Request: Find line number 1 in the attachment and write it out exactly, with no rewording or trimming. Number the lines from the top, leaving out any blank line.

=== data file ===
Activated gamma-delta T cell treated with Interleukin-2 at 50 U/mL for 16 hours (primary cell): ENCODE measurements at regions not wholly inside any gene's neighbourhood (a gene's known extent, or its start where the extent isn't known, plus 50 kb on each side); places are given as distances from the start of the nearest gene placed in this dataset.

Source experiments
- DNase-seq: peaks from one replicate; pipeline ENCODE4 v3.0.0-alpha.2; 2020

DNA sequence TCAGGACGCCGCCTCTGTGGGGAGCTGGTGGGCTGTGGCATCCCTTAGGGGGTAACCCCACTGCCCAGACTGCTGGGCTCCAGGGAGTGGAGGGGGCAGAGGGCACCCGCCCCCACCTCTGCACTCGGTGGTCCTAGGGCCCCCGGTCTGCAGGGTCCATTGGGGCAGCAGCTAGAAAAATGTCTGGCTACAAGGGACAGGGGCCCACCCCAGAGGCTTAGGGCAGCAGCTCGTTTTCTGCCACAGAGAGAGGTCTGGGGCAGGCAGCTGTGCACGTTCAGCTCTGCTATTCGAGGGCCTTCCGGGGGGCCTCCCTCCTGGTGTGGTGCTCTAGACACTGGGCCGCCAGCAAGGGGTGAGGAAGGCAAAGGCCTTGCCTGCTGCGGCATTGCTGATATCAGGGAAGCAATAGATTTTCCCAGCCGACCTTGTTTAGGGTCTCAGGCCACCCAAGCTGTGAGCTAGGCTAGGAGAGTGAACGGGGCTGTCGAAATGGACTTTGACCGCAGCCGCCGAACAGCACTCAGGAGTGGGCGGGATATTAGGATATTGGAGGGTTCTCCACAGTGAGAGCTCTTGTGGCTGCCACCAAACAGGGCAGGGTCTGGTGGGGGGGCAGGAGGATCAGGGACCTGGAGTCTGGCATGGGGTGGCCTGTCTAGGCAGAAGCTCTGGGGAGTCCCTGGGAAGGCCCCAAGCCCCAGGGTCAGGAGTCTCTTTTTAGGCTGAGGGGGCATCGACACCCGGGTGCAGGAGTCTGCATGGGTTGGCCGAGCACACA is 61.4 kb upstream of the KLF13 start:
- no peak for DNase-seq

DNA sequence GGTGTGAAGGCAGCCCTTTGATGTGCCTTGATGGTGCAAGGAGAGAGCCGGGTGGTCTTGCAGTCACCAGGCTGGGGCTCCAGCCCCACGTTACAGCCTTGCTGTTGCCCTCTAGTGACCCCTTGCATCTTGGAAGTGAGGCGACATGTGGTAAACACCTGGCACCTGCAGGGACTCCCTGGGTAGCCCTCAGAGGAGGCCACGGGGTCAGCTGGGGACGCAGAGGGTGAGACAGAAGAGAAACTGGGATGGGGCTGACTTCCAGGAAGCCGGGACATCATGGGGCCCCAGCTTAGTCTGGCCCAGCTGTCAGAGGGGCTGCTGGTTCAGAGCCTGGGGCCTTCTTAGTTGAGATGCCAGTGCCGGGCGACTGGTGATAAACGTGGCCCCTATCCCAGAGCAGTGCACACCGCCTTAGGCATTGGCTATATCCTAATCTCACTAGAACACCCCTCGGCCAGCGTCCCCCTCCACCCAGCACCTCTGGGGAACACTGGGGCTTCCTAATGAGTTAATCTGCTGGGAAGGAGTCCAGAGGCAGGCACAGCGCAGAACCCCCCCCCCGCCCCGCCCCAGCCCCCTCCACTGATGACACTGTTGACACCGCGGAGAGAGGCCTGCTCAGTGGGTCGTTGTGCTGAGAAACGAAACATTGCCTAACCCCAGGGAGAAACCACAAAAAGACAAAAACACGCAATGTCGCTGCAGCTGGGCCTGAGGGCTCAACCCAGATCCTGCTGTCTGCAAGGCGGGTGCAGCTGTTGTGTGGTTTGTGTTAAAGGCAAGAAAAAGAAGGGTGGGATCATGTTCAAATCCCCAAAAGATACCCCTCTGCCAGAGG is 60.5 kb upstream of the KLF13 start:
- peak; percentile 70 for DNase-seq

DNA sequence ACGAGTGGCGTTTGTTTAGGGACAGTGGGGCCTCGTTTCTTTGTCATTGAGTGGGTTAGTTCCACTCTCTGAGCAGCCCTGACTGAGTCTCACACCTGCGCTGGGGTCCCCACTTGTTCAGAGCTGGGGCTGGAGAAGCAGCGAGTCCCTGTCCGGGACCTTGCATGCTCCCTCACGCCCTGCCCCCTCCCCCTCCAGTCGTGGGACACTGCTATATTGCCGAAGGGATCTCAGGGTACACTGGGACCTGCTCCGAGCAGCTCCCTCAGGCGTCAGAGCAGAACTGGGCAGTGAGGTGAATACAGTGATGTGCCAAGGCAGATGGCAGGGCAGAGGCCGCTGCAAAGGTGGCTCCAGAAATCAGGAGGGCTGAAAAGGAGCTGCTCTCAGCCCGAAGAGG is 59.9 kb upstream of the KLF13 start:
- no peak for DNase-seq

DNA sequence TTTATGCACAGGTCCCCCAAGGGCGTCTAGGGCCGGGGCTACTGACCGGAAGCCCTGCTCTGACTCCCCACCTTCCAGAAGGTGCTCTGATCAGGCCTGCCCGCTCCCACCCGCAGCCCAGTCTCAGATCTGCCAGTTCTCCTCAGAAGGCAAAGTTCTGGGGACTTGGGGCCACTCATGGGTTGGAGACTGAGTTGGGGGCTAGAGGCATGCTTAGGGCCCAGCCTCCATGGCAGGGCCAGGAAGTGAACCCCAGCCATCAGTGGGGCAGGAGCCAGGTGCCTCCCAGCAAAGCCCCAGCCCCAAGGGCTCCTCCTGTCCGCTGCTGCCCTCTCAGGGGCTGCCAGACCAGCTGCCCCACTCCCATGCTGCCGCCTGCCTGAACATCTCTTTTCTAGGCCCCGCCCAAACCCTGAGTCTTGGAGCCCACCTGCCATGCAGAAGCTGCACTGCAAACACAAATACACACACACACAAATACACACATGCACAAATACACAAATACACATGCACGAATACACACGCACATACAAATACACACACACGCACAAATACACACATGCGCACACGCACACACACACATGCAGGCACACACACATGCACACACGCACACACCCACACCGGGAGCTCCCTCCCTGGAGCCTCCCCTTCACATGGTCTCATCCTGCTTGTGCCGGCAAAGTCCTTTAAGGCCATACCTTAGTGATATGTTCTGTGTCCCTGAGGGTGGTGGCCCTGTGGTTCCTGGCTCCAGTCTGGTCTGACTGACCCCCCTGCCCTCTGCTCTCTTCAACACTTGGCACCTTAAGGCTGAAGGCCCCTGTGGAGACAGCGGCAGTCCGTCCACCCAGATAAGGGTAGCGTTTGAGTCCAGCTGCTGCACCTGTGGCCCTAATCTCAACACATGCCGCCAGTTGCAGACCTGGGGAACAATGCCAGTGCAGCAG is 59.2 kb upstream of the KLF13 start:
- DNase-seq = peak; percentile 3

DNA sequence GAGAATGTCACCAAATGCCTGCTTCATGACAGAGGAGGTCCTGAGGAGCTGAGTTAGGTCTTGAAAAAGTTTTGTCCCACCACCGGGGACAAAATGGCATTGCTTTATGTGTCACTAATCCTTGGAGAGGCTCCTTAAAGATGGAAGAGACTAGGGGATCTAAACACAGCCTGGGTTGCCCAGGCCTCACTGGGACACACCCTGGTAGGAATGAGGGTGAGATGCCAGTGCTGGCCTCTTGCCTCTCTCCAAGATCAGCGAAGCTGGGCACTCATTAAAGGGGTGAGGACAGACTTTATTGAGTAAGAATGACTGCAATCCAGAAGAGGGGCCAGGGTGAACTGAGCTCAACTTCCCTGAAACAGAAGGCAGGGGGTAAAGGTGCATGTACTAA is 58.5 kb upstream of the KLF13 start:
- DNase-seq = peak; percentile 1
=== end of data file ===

Activated gamma-delta T cell treated with Interleukin-2 at 50 U/mL for 16 hours (primary cell): ENCODE measurements at regions not wholly inside any gene's neighbourhood (a gene's known extent, or its start where the extent isn't known, plus 50 kb on each side); places are given as distances from the start of the nearest gene placed in this dataset.